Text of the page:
2. James Joyner says:

    @Andyman: I’m sure they were always paying attention to those concerns. But the point of lobbying groups is to further one’s professional interests, which are different for a business owner and a salaryman.

  3. JKB says:

    I like the assumption that being a wage slave, working for the man, “shift worker” is a Democrat virtue. Can doctors’ unions be far behind. They certainly haven’t wasted anytime advocating for forced interference into people’s lives. For their own good, of course.

    But no fear, these learned medical “professionals” (is it really a profession if you are now just a line worker implementing policy?) are moving away from being business owners which apparently aligned them with people who seek to provide a value to others in hopes in a mutually beneficial exchange, employ others who assist in that endeavor and, dare I say, seek to limit strangling government regulations that inhibited their ability to provide quality service.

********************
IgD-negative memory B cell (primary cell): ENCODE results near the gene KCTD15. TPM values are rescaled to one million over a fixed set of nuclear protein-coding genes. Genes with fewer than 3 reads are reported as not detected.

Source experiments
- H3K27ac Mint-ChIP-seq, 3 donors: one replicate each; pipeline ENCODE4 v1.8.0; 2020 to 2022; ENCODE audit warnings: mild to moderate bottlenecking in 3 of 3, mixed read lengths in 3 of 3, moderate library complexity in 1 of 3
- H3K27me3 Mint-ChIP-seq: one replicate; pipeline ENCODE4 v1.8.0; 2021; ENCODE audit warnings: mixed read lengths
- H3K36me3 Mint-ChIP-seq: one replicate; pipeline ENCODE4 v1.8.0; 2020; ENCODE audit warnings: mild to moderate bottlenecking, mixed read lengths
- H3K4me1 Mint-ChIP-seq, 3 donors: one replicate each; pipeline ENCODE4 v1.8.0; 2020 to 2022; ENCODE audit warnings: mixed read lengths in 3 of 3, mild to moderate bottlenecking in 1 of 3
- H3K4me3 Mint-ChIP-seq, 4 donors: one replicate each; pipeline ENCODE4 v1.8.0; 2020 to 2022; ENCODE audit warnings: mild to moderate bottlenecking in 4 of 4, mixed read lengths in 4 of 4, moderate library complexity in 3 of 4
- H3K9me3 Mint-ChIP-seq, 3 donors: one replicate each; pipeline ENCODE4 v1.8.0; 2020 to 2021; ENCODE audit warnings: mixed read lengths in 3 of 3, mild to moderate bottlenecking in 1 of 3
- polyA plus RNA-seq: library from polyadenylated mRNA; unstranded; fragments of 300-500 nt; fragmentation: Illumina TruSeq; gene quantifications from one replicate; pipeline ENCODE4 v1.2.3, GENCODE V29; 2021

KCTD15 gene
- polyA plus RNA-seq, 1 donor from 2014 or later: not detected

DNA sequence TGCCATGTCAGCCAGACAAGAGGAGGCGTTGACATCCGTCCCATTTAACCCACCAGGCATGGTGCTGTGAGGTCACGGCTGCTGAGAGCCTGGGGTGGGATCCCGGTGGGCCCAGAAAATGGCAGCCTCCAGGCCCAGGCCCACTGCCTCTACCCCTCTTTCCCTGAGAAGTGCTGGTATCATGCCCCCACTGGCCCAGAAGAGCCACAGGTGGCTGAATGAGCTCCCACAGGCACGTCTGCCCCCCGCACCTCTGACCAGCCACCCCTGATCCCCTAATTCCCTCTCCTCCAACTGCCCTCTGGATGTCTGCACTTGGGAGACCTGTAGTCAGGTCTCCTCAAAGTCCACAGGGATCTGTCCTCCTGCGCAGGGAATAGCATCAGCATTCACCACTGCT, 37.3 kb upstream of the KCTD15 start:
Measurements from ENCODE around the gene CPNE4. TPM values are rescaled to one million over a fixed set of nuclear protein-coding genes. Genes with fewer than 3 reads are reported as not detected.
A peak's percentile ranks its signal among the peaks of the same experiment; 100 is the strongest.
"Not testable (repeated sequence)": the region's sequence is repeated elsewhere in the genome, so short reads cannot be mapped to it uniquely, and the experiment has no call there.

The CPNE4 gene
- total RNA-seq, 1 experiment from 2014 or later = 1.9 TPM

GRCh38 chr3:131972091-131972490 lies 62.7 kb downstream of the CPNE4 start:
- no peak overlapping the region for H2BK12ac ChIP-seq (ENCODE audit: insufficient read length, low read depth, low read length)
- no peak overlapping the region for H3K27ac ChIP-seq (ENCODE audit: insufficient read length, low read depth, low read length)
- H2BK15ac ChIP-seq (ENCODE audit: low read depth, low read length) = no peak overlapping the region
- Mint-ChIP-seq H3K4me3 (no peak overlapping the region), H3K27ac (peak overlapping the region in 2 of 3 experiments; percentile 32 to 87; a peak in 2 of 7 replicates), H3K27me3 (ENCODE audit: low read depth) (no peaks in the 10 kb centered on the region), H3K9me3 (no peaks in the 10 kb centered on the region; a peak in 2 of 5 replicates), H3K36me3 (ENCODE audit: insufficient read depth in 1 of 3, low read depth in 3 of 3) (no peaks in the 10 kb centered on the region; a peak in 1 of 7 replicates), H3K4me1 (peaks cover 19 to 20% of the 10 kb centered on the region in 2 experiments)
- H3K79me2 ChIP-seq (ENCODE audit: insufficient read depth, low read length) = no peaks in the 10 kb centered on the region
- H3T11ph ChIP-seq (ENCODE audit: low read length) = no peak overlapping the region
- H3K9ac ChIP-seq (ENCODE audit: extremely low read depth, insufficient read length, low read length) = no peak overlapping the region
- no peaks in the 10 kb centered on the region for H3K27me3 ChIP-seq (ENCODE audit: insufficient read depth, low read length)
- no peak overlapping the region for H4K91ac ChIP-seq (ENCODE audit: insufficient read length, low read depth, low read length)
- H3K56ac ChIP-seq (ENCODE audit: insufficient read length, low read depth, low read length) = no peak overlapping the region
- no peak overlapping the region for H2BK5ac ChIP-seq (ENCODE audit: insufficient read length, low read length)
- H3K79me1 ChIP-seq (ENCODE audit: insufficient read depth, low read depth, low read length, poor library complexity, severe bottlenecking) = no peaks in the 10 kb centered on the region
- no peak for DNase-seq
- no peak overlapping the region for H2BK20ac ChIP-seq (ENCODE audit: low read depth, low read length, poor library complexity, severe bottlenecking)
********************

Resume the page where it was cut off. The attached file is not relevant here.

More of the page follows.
Do you think the doctors will drag their patients out to the capitol for their union protests like the teachers did? Cause, unionizing teachers has done so much to improve that “profession.”

  4. Tano says:

    being business owners which apparently aligned them with people who seek to provide a value to others in hopes in a mutually beneficial exchange

    Workers, as well as business owners, seek to provide a value to others in a mutually beneficial exchange.